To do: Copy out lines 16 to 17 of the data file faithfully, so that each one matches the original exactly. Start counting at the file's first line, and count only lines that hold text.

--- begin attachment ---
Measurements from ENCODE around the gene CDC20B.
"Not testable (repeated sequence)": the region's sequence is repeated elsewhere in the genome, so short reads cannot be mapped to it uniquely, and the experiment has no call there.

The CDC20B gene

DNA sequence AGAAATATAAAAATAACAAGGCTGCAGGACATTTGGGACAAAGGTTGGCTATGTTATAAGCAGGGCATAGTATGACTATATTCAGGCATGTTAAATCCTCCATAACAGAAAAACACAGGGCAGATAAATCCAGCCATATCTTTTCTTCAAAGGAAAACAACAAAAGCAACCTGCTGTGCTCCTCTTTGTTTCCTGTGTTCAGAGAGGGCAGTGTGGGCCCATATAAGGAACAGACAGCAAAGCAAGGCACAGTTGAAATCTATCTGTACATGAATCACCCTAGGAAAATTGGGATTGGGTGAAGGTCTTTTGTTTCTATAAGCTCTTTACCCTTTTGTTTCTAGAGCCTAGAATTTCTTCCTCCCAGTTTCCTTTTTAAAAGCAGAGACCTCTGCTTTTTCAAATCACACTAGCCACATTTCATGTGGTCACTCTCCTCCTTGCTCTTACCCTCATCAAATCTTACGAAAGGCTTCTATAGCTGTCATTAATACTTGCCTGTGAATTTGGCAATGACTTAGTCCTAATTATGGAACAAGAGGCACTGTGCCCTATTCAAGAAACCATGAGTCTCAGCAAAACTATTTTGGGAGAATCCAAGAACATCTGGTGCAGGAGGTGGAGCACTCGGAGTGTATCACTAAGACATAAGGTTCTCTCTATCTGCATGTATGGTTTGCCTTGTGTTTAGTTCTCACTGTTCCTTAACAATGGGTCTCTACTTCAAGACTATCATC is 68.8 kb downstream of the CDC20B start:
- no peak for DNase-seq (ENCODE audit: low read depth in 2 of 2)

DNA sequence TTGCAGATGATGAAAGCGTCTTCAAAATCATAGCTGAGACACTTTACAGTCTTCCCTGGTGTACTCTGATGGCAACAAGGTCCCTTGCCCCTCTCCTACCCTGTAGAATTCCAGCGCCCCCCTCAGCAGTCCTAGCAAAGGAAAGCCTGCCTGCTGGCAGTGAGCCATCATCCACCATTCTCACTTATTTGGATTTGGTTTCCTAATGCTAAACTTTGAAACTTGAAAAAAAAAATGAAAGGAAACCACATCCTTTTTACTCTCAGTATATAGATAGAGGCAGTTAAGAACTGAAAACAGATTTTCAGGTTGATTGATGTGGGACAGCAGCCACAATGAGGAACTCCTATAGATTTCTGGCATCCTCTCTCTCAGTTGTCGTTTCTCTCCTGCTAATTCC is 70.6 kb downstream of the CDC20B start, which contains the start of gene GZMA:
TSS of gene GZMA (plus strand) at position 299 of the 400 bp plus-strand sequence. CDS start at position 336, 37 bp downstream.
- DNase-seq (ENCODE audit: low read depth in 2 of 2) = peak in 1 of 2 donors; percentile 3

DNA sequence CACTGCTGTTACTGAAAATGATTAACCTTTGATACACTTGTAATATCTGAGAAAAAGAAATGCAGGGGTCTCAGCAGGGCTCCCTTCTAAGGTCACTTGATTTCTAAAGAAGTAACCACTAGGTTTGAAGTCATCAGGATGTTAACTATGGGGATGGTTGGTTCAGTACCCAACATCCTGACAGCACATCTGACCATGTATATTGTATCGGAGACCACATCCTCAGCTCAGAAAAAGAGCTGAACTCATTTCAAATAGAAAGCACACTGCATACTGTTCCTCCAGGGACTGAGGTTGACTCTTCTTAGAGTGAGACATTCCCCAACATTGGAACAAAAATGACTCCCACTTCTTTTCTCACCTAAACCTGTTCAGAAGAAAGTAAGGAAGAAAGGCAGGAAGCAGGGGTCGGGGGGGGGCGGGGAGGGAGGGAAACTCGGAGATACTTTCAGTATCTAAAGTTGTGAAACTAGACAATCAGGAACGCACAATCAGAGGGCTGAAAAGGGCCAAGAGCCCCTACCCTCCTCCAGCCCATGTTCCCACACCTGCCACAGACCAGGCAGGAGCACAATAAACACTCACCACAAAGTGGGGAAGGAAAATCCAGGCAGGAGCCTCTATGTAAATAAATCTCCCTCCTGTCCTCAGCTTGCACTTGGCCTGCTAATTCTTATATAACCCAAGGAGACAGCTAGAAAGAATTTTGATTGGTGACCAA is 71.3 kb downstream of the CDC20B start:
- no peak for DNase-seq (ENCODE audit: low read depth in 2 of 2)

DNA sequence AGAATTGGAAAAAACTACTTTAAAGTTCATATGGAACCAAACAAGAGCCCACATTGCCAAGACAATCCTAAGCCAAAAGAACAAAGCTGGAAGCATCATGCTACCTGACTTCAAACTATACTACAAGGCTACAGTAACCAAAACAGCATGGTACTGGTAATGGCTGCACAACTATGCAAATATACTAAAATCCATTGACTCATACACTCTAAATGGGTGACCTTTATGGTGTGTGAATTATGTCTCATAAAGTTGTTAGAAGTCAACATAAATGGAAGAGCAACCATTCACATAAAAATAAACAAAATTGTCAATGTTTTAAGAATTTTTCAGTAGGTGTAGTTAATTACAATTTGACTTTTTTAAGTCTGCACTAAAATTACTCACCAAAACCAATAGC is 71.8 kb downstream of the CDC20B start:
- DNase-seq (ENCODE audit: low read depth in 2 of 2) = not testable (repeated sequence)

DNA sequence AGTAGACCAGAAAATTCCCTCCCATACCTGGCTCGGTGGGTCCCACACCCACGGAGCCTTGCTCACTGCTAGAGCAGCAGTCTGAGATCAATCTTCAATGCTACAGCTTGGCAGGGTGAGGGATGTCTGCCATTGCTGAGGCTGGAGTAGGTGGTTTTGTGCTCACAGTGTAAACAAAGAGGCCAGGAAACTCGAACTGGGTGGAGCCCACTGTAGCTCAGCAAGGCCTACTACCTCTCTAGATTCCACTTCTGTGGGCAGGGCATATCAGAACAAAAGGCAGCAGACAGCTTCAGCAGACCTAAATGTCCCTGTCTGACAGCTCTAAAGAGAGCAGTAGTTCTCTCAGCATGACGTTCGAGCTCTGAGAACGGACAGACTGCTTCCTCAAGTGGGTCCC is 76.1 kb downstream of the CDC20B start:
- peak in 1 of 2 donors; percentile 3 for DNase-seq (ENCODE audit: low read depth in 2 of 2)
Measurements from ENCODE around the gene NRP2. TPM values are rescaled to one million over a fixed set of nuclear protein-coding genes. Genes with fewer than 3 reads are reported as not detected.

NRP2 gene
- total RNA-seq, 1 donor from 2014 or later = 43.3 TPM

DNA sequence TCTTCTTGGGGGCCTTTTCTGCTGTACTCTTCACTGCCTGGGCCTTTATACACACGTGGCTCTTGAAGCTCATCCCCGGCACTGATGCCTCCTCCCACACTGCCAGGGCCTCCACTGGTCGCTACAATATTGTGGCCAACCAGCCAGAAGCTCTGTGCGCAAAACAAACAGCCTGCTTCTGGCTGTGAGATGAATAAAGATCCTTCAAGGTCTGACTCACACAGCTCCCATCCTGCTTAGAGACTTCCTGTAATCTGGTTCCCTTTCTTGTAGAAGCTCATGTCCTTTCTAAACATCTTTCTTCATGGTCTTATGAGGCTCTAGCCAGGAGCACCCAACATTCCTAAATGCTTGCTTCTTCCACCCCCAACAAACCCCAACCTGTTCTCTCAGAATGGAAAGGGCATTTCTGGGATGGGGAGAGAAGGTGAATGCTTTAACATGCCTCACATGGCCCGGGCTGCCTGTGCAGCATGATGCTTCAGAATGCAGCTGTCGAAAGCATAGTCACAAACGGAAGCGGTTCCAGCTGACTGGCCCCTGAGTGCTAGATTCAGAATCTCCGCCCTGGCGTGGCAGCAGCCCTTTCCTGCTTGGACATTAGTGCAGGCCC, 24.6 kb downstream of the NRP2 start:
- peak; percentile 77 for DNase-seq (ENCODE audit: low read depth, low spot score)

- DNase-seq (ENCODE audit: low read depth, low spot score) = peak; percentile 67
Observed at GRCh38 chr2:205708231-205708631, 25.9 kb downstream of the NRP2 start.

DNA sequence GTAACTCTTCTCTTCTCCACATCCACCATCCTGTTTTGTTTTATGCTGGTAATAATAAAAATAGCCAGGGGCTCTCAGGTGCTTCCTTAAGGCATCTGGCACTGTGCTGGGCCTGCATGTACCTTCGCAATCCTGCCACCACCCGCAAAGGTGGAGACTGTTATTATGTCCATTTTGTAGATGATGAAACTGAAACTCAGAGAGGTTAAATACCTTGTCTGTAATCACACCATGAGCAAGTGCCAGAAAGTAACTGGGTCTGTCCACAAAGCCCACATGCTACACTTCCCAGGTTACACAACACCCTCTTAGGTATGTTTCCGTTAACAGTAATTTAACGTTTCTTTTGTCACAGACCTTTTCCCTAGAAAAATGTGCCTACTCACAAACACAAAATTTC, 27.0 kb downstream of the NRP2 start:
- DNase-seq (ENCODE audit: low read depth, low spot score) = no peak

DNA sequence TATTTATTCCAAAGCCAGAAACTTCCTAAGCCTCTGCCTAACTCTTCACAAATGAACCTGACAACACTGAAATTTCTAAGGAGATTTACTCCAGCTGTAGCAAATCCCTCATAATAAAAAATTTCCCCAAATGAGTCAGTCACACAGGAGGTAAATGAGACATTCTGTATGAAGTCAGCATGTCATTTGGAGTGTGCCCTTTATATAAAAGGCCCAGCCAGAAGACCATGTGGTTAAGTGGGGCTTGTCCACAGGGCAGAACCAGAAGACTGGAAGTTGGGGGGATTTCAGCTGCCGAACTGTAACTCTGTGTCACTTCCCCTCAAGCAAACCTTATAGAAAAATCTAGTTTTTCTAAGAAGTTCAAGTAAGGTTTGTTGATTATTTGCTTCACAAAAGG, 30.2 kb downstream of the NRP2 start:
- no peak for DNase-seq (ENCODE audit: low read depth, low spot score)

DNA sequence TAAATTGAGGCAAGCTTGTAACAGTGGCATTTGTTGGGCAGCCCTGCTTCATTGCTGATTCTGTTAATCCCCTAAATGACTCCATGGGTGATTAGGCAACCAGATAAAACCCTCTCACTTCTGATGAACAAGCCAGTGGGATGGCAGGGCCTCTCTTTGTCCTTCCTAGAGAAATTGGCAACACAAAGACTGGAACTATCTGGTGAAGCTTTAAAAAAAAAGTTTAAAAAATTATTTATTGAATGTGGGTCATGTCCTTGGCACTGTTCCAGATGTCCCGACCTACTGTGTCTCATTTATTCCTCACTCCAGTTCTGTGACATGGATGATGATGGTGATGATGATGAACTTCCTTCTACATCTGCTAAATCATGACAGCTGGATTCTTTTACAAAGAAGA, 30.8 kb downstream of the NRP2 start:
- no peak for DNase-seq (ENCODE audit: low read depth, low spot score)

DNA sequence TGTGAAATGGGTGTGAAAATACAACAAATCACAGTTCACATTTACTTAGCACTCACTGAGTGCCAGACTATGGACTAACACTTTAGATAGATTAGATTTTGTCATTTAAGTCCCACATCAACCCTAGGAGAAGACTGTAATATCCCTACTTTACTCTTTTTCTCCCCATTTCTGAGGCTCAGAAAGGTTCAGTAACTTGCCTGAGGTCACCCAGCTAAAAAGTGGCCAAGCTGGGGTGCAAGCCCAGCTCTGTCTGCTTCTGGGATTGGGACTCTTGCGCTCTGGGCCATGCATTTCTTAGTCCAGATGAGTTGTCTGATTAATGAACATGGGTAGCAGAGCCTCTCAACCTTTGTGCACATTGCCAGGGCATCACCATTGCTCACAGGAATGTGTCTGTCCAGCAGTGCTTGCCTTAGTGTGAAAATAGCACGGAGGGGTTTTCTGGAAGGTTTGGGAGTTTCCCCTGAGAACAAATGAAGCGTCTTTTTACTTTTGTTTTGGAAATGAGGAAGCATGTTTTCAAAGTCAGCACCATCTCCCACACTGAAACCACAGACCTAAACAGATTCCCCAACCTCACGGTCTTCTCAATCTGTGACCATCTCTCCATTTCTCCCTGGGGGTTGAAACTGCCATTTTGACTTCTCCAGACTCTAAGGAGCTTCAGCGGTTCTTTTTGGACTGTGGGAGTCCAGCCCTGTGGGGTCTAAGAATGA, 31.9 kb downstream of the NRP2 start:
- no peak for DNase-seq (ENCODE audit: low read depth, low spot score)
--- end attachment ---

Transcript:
NRP2 gene
- total RNA-seq, 1 donor from 2014 or later = 43.3 TPM